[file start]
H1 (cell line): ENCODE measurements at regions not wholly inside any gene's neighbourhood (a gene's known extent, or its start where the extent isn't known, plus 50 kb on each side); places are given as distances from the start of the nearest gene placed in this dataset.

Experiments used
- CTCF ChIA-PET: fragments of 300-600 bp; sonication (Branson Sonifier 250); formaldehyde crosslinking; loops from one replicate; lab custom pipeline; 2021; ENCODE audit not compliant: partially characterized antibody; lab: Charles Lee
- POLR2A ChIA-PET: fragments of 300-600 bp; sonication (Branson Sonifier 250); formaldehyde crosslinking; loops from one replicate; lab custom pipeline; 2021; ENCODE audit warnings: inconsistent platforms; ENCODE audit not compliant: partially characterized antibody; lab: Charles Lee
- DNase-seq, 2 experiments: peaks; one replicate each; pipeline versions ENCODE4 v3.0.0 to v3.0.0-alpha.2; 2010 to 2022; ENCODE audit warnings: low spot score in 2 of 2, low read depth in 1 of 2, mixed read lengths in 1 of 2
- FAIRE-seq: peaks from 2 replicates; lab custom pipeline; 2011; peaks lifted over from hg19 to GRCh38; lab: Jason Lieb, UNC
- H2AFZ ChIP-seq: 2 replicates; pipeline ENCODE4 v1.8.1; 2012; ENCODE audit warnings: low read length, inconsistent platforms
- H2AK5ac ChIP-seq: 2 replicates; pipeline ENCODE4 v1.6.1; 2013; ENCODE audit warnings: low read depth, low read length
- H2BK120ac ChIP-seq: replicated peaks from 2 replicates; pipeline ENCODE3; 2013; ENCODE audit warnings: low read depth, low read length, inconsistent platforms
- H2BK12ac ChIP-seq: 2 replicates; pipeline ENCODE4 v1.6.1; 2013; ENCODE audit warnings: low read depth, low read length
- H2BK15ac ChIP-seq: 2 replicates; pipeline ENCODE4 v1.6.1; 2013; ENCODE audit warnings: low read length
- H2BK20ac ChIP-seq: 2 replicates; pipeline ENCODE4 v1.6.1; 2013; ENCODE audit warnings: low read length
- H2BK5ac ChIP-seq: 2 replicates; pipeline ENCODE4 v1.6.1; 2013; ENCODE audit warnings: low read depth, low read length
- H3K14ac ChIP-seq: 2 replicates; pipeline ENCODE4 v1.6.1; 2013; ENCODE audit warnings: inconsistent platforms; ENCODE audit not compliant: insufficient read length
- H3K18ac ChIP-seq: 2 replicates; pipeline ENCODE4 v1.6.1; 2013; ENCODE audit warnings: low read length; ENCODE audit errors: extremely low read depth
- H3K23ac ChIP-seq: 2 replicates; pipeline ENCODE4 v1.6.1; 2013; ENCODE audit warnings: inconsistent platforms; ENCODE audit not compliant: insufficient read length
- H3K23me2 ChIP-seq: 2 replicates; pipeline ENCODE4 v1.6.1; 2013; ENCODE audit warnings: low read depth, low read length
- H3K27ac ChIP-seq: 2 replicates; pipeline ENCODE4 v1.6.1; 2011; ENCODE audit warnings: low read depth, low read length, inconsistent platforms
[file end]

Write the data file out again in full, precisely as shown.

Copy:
H1 (cell line): ENCODE measurements at regions not wholly inside any gene's neighbourhood (a gene's known extent, or its start where the extent isn't known, plus 50 kb on each side); places are given as distances from the start of the nearest gene placed in this dataset.

Experiments used
- CTCF ChIA-PET: fragments of 300-600 bp; sonication (Branson Sonifier 250); formaldehyde crosslinking; loops from one replicate; lab custom pipeline; 2021; ENCODE audit not compliant: partially characterized antibody; lab: Charles Lee
- POLR2A ChIA-PET: fragments of 300-600 bp; sonication (Branson Sonifier 250); formaldehyde crosslinking; loops from one replicate; lab custom pipeline; 2021; ENCODE audit warnings: inconsistent platforms; ENCODE audit not compliant: partially characterized antibody; lab: Charles Lee
- DNase-seq, 2 experiments: peaks; one replicate each; pipeline versions ENCODE4 v3.0.0 to v3.0.0-alpha.2; 2010 to 2022; ENCODE audit warnings: low spot score in 2 of 2, low read depth in 1 of 2, mixed read lengths in 1 of 2
- FAIRE-seq: peaks from 2 replicates; lab custom pipeline; 2011; peaks lifted over from hg19 to GRCh38; lab: Jason Lieb, UNC
- H2AFZ ChIP-seq: 2 replicates; pipeline ENCODE4 v1.8.1; 2012; ENCODE audit warnings: low read length, inconsistent platforms
- H2AK5ac ChIP-seq: 2 replicates; pipeline ENCODE4 v1.6.1; 2013; ENCODE audit warnings: low read depth, low read length
- H2BK120ac ChIP-seq: replicated peaks from 2 replicates; pipeline ENCODE3; 2013; ENCODE audit warnings: low read depth, low read length, inconsistent platforms
- H2BK12ac ChIP-seq: 2 replicates; pipeline ENCODE4 v1.6.1; 2013; ENCODE audit warnings: low read depth, low read length
- H2BK15ac ChIP-seq: 2 replicates; pipeline ENCODE4 v1.6.1; 2013; ENCODE audit warnings: low read length
- H2BK20ac ChIP-seq: 2 replicates; pipeline ENCODE4 v1.6.1; 2013; ENCODE audit warnings: low read length
- H2BK5ac ChIP-seq: 2 replicates; pipeline ENCODE4 v1.6.1; 2013; ENCODE audit warnings: low read depth, low read length
- H3K14ac ChIP-seq: 2 replicates; pipeline ENCODE4 v1.6.1; 2013; ENCODE audit warnings: inconsistent platforms; ENCODE audit not compliant: insufficient read length
- H3K18ac ChIP-seq: 2 replicates; pipeline ENCODE4 v1.6.1; 2013; ENCODE audit warnings: low read length; ENCODE audit errors: extremely low read depth
- H3K23ac ChIP-seq: 2 replicates; pipeline ENCODE4 v1.6.1; 2013; ENCODE audit warnings: inconsistent platforms; ENCODE audit not compliant: insufficient read length
- H3K23me2 ChIP-seq: 2 replicates; pipeline ENCODE4 v1.6.1; 2013; ENCODE audit warnings: low read depth, low read length
- H3K27ac ChIP-seq: 2 replicates; pipeline ENCODE4 v1.6.1; 2011; ENCODE audit warnings: low read depth, low read length, inconsistent platforms